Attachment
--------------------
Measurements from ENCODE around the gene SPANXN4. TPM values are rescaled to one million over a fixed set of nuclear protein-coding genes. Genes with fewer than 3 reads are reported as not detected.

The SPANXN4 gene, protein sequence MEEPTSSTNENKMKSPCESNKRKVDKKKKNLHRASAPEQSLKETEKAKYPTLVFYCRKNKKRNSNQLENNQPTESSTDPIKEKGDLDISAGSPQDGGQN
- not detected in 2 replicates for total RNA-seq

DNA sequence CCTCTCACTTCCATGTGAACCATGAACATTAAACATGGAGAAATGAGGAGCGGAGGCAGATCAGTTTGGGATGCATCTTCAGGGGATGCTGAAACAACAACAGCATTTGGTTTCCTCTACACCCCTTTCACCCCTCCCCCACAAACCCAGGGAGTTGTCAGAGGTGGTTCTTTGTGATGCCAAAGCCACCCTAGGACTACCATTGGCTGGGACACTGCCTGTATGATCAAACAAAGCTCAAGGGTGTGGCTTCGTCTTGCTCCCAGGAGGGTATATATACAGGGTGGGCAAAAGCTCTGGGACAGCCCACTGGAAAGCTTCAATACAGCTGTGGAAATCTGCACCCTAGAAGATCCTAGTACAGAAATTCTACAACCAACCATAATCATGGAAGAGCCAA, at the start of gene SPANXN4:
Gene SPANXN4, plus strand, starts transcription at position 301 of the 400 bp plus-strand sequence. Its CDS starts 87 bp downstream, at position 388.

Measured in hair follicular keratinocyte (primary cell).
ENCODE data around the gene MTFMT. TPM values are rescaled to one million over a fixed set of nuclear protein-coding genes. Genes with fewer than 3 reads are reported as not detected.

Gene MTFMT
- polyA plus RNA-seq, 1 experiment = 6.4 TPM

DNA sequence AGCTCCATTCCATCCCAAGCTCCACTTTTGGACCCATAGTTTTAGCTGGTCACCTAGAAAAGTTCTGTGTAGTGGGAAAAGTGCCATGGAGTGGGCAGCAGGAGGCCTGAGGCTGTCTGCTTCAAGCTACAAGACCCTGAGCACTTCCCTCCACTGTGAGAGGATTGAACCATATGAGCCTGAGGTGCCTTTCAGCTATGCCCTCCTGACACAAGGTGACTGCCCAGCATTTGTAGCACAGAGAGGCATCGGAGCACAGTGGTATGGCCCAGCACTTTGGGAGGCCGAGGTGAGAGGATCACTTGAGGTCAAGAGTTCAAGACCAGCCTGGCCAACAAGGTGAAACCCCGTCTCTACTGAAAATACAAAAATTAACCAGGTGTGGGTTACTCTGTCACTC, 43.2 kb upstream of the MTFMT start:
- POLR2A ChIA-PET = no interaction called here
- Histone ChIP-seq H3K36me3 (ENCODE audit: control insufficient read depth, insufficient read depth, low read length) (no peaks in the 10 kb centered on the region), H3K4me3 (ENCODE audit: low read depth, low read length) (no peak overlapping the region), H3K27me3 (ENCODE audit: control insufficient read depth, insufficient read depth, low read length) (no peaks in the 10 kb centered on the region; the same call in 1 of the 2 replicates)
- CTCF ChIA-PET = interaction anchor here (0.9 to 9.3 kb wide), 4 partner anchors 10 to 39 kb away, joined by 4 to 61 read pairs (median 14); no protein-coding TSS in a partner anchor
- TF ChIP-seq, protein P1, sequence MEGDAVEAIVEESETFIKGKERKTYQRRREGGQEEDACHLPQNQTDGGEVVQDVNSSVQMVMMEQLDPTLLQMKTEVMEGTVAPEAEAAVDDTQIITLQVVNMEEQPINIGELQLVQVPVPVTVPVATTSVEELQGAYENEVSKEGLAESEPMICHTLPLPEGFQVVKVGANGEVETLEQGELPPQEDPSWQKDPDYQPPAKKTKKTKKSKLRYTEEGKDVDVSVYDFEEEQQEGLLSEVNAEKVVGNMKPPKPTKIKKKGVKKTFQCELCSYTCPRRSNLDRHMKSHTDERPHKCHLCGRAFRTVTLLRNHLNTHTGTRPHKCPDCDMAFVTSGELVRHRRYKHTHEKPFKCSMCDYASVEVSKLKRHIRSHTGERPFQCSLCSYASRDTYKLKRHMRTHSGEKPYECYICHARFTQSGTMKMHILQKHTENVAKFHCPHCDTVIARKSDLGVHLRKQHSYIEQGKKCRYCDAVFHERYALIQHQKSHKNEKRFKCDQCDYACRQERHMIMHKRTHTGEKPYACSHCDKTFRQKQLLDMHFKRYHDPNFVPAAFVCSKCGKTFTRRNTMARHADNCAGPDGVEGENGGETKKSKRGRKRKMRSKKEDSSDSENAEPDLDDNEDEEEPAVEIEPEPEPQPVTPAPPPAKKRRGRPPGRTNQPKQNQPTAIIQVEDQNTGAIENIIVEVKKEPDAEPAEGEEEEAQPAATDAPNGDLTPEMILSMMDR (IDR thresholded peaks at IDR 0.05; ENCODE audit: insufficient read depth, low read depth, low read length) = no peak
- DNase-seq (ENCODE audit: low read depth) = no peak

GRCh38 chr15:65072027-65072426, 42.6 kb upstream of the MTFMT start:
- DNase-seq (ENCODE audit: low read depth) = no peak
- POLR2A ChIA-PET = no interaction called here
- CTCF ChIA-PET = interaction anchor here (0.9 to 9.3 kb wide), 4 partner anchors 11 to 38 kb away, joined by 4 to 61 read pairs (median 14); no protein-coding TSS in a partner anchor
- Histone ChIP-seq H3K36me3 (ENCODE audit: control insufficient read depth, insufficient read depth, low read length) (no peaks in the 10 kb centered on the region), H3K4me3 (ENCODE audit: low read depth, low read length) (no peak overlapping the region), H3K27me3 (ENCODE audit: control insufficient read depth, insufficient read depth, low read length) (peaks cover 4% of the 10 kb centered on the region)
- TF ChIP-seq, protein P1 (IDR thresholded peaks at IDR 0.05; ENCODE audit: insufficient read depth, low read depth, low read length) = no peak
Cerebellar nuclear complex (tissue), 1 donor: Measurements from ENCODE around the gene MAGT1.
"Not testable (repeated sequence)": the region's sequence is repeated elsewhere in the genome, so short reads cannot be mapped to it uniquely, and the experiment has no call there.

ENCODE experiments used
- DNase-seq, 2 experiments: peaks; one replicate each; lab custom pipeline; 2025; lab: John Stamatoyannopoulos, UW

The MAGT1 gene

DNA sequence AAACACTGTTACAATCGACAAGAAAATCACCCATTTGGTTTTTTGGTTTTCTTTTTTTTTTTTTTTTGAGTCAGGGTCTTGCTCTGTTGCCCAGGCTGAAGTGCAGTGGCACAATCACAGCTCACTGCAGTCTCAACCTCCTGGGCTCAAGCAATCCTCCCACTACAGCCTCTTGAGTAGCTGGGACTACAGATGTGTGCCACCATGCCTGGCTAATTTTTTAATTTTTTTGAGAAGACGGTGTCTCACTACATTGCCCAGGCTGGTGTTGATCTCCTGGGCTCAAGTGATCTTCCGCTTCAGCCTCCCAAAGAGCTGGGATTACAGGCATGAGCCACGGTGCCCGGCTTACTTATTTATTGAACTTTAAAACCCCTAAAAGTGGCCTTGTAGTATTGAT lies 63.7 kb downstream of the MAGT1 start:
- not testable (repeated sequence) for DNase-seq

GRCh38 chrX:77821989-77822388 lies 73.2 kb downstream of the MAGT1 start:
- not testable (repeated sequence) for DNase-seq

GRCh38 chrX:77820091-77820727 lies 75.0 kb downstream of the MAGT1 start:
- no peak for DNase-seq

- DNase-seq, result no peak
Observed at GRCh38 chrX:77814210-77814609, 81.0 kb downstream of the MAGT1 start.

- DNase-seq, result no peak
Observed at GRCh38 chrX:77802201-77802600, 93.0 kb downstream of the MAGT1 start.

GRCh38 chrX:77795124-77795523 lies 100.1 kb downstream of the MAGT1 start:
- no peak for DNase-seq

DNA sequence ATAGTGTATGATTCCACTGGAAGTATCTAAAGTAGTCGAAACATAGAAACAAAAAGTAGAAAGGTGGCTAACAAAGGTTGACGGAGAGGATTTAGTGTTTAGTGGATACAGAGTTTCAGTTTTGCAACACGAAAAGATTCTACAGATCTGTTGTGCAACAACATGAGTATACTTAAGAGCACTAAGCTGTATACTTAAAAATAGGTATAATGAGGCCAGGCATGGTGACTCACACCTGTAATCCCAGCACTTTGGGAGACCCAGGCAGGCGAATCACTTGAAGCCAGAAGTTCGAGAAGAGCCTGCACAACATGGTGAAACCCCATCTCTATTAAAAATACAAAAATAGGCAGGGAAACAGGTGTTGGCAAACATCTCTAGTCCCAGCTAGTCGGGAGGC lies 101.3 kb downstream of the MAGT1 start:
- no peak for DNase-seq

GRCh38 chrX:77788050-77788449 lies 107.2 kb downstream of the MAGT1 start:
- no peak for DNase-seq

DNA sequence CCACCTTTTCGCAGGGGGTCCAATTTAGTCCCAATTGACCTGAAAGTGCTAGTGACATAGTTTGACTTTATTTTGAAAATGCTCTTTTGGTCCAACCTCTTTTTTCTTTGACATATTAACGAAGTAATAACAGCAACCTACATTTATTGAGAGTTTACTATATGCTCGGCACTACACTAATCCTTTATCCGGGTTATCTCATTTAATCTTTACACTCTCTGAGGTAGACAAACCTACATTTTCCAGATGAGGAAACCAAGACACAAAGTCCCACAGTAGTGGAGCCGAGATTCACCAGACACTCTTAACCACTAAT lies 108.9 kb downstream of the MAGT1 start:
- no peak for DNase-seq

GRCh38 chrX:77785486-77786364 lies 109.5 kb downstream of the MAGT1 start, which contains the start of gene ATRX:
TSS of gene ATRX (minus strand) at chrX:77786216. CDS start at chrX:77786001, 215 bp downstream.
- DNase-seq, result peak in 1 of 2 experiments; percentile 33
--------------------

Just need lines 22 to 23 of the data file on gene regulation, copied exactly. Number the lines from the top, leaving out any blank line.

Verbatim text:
Cerebellar nuclear complex (tissue), 1 donor: Measurements from ENCODE around the gene MAGT1.
"Not testable (repeated sequence)": the region's sequence is repeated elsewhere in the genome, so short reads cannot be mapped to it uniquely, and the experiment has no call there.